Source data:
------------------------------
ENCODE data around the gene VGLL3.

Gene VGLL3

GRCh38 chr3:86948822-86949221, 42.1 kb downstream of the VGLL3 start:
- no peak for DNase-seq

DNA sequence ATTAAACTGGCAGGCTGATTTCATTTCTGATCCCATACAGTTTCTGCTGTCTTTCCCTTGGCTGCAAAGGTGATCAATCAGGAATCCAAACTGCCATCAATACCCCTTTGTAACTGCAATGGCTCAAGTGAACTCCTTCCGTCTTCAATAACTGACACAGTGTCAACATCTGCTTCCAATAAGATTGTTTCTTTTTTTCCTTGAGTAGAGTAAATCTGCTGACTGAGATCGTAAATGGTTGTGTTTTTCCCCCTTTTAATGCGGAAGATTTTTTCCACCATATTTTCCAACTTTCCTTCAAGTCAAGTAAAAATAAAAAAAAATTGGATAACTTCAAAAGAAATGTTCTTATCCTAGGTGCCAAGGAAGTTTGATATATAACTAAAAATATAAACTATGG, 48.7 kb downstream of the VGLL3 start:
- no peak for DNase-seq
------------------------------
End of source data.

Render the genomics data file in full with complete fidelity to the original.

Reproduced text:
ENCODE data around the gene VGLL3.

Gene VGLL3

GRCh38 chr3:86948822-86949221, 42.1 kb downstream of the VGLL3 start:
- no peak for DNase-seq

DNA sequence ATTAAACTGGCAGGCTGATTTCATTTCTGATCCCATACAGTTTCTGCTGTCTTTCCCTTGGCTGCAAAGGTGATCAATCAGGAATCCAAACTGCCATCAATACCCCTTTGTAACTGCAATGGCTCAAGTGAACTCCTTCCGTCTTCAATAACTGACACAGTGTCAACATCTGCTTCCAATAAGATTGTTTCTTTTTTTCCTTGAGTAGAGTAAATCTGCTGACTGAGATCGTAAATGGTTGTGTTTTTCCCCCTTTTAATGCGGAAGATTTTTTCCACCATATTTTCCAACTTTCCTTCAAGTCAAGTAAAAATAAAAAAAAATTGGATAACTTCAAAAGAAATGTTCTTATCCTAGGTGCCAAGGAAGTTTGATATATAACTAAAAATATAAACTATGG, 48.7 kb downstream of the VGLL3 start:
- no peak for DNase-seq